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REVIEW: Amélie: The Musical showcases 'je ne sais quoi' as show based on Jean-Pierre Jeunet's five-time Oscar-nominated movie lights up stage at Eden Court, Inverness

By Kyle Walker


Amélie: The Musical

Eden Court, Inverness


AS one of those uncultured, boorish philistines who has yet to experience the delights of the much-heralded French film Amélie, I have to admit I was nervous before experiencing this stage adaptation.

So much for nerves – this musical adaptation was a sumptuous, luxurious rush of romance and whimsy with lashings of je ne sais quoi to stir something magical within the senses.

Amélie Poulain herself – the shy waitress in self-isolation who decides to help people change their lives for the better – is brought to life brilliantly by Audrey Brisson. She plays Amélie as stiff, purposeful, and yet always vulnerable as she hatches her plans.

And Danny Mac brings a shuffling realism far removed from the poise of his Strictly showcases in his performance as love interest Nino Quincampoix – meek but not maladroit.

Their slow, tentative, nervous steps towards romance – Amélie’s fear of risking heartbreak leads her to go to extremes to not meet Nino face to face – is set against a backdrop of other characters and their stories weaving in and out of the narrative like competing fairytales.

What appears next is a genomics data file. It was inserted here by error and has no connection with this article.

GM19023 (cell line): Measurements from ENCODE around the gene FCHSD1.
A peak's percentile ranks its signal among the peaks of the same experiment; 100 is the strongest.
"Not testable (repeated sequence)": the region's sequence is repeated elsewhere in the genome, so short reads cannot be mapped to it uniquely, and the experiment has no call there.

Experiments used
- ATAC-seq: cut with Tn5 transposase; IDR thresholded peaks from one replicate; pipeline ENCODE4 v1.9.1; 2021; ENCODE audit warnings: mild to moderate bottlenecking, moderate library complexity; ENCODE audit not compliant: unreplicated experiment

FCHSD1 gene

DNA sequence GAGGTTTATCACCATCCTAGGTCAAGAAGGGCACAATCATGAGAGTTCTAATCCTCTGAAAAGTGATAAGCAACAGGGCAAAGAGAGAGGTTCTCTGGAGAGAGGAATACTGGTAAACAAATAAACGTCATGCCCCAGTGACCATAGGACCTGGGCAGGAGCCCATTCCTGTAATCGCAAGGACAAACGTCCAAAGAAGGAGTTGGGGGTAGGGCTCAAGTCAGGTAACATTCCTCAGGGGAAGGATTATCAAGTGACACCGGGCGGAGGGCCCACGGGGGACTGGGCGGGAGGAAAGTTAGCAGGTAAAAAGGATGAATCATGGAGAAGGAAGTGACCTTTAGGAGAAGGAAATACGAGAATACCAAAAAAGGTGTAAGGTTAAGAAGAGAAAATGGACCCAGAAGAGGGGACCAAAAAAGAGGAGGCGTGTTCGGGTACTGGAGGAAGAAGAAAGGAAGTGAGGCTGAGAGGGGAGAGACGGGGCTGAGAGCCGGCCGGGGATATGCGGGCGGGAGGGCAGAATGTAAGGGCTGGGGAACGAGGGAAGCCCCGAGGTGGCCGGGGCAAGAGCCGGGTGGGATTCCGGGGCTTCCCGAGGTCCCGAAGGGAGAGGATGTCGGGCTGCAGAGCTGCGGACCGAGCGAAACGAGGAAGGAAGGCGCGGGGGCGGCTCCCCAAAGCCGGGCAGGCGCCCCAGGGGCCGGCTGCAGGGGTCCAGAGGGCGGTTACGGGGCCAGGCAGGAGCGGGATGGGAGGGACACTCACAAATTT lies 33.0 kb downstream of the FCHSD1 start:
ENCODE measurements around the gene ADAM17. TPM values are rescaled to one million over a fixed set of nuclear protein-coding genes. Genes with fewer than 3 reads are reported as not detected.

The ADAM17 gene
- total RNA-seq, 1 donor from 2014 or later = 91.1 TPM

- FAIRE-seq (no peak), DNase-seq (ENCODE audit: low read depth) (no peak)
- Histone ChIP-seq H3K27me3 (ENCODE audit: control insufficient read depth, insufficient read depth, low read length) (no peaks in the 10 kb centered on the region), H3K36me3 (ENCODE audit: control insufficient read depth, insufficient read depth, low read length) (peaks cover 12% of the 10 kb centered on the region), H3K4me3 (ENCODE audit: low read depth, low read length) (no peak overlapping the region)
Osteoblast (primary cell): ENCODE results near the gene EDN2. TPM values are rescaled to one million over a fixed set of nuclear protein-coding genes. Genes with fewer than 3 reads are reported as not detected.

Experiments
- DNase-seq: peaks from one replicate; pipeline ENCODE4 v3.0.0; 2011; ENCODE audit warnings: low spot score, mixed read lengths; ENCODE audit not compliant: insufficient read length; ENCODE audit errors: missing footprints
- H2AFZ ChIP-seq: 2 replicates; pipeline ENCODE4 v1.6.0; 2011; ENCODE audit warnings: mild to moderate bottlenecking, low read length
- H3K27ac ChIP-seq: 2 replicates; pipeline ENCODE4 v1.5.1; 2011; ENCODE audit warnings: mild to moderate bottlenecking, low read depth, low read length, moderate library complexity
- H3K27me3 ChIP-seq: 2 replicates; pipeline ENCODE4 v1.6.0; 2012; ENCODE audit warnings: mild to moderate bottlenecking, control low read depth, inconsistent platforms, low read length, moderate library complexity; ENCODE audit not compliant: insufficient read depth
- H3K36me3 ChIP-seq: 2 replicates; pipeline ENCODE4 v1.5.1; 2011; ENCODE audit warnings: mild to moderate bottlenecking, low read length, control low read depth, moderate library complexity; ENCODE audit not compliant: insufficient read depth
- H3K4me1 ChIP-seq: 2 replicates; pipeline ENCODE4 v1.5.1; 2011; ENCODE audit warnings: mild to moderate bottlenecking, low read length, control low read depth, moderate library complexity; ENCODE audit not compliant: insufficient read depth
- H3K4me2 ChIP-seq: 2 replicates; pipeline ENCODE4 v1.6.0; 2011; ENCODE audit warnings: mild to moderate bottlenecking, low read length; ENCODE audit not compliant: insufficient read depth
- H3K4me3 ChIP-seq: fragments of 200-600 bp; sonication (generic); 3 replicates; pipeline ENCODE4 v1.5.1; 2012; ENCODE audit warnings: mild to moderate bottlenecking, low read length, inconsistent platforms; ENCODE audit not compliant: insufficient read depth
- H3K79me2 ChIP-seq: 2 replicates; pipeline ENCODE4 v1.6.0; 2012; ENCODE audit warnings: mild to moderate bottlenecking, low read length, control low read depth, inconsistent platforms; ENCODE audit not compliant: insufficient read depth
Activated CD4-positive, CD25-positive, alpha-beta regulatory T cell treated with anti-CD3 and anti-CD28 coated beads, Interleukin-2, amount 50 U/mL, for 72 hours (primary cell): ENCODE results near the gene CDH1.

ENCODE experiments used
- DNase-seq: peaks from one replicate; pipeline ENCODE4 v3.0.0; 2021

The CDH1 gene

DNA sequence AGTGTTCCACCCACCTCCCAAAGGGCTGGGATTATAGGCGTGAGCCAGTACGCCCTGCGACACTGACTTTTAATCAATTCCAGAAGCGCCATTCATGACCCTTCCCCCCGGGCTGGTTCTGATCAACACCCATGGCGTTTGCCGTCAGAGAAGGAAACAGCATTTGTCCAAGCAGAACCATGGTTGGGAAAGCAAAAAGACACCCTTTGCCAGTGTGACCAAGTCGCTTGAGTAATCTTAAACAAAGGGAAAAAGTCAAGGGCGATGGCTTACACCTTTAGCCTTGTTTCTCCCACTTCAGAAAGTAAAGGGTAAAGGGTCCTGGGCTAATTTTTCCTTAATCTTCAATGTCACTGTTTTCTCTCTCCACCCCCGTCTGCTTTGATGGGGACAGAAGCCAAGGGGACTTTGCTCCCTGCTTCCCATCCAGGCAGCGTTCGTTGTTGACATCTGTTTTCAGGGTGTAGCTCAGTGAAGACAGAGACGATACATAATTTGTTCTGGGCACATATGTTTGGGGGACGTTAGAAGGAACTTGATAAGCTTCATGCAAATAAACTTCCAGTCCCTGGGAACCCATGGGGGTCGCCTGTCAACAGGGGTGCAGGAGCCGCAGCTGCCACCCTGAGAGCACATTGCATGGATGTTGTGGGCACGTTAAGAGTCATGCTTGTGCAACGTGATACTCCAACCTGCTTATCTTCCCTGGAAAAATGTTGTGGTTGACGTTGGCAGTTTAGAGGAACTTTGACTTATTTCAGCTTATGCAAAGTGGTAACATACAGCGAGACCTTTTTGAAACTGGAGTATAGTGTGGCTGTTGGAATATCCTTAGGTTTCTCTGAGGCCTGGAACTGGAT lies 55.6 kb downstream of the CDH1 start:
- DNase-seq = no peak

Fairytale is the optimum word – Amélie is a fantasy, but a beautiful, at times gloriously ridiculous one. This is a musical where an angelic Elton John serenades Amélie as the “godmother of the beloved” during a daydream, where a garden gnome containing her mother’s ashes can sing a song of the places it has travelled, and where a grumpy grocer can be suddenly menaced by three nightmarish anthropomorphised figs.

Brought to life by a live score played by an exemplary cast, even its music is different from the typical musical affair. The usual keyboards and orchestral tones are not found here, the music instead invoking French folk sublimely.

The music rarely lets up, carrying you along and never letting you snap out of Amélie’s world. The one time it is truly silent is when she and Nino finally meet.

Stripped of worries and fears, as the two finally kiss, you could have heard a pin drop. You could certainly hear the barely-stifled sob that bounced off the walls of the Empire theatre.

J’ai adoré Amélie et vous aussi! KW

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